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Michael Currin
Michael Currin

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Upgrade NPM packages with GH Actions

My workflow

This post shows you how to use GitHub Actions for automated NPM package upgrades. The workflow willupgrade your app's NPM packages described in package.json and package-lock.json and then create an automated PR if any changes were committed.

This flow can be scheduled (such as weekly) or triggered on a button press. All without having to touch your local CLI.

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Set up workflow YAML file

Here is what the workflow will do:

  1. Checkout the codebase.
  2. Set up Node v16 in the environment.
  3. Upgrade packages with npm update as a shell command. If there is anything that got upgraded, then package.json and package-lock.json will be updated.
  4. The final step will create a commit and a Pull Request, acting as a GitHub Actions bot account. Or do nothing if there are no changes to commit.

To set up, create this file in your repo - .github/workflows/upgrade-packages.yml.

Add contents:

name: Upgrade NPM packages


    - cron:  "0 0 * * 0"

    name: Upgrade packages

    runs-on: ubuntu-latest

      - name: Checkout 🛎️
        uses: actions/checkout@v2

      - name: Set up Node.js ⚙️
        uses: actions/setup-node@v2
          node-version: '16.x'

      - name: Upgrade packages 🔀
        run: npm update

      - name: Commit and create PR 🔀
        uses: peter-evans/create-pull-request@v3
          title: 'build(deps): Upgrade NPM packages (automated)'
          branch: 'build-deps-upgrade-npm-packages-automated'
          commit-message: 'build(deps): upgrade NPM packages (automated)'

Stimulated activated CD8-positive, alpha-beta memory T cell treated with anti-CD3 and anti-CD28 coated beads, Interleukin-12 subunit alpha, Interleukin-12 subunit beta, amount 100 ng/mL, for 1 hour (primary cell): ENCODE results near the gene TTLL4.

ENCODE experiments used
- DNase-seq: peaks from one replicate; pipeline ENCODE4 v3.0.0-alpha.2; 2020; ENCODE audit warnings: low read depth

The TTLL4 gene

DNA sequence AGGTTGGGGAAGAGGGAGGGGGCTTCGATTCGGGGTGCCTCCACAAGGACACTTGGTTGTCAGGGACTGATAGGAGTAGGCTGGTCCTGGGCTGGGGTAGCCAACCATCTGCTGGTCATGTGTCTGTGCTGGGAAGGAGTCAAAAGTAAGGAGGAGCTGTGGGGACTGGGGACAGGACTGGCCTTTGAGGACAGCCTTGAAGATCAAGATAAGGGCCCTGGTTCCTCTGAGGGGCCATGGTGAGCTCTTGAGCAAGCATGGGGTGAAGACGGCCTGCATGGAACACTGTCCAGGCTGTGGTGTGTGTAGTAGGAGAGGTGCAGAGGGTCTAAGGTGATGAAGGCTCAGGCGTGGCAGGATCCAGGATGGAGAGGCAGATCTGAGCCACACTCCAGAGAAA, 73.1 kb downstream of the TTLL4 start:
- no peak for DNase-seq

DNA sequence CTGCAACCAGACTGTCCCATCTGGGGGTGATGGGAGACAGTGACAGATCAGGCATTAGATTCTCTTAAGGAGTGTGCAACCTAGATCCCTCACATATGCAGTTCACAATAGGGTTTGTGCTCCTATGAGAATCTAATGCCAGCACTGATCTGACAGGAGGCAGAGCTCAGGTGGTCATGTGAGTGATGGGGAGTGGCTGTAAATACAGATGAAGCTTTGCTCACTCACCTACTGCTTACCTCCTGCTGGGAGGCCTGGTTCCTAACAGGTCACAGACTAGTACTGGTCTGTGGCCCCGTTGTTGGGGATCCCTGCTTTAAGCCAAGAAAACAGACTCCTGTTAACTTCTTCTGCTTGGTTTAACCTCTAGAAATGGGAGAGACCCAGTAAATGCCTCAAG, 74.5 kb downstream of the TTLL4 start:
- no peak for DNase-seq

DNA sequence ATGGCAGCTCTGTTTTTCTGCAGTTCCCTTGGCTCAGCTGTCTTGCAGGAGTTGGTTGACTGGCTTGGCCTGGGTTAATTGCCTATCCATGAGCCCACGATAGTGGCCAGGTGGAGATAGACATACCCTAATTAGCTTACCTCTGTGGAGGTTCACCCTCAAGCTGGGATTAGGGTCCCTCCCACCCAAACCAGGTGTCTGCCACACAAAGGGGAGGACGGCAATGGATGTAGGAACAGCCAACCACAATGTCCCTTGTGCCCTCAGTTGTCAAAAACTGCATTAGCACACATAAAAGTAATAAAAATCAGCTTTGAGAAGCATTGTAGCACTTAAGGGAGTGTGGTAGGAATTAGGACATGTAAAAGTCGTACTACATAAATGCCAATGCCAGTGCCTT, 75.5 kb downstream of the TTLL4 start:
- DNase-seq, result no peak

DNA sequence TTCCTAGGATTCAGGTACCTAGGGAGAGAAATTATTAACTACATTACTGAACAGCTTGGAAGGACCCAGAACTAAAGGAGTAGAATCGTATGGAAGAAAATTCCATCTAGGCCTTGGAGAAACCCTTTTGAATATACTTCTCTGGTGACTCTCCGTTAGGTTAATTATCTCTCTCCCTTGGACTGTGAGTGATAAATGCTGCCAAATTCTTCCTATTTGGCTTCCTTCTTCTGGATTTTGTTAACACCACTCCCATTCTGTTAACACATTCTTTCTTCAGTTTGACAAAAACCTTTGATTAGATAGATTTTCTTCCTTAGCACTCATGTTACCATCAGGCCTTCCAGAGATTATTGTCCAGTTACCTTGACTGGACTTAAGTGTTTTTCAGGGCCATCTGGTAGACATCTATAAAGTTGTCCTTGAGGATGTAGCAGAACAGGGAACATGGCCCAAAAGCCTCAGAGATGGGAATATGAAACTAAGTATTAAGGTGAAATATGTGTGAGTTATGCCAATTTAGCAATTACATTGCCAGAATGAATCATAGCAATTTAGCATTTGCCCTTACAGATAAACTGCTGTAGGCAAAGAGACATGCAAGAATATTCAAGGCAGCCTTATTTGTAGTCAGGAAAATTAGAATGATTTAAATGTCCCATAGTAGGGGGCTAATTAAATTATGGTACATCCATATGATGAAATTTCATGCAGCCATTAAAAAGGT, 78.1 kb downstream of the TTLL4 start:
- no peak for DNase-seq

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Then commit it.

Pro tip - if you go to the Actions tab and create a new workflow from there using a template, then you'll get a neat editor view in GitHub which gives you hints and auto-complete specify for GH Actions.

For the final step above, you can check out the Create Pull Request action on Actions Marketplace. Note that is used a workflow-scoped token internally, so you don't have to specify any token.

If you are not using NPM, you can easily swap some steps. For Yarn, you will already get Yarn in your environment so just make the shell command yarn upgrade. For Ruby, use setup-ruby Action and bundle update as the shell command.

Run your workflow

You can wait until midnight on Sunday comes around. You'll get a notification in your GitHub account that the PR was created.

Or trigger the workflow manually:

  1. Go to the Actions tab of your repo.
  2. Select your workflow name. Workflows list
  3. Click the Run Workflow button. Run workflow
  4. Then run with it with default settings.

Check that the workflow runs fine and has no errors.

Then go to the Pull Request tab to find the PR. Check it looks good and then approve and merge it.

For confidence in the stability of the app, you can also run CI checks in the upgrade workflow or your standard build-and-test workflow. More on that in the sections below.

Example of the workflow in use

I use a workflow similar to the one above that is implemented in my Badge Generator web app, which is built in Vue and Yarn.

Some relevant links around that repo for package upgrades:

Compared with the YAML snippet in this post, my linked workflow uses a more complex steps and GitHub Actions syntax.

Here are some notable differences:

  • It checks if packages are outdated, and if there is nothing to update, it skips other steps.
  • The packages to upgrade are logged before any changes are made to the lockfile.
  • The workflow runs lint, test, and build steps to ensure the app is working fine against the new set of packages. If a step fails, the workflow will give an error and the PR will not be created.

CI against PRs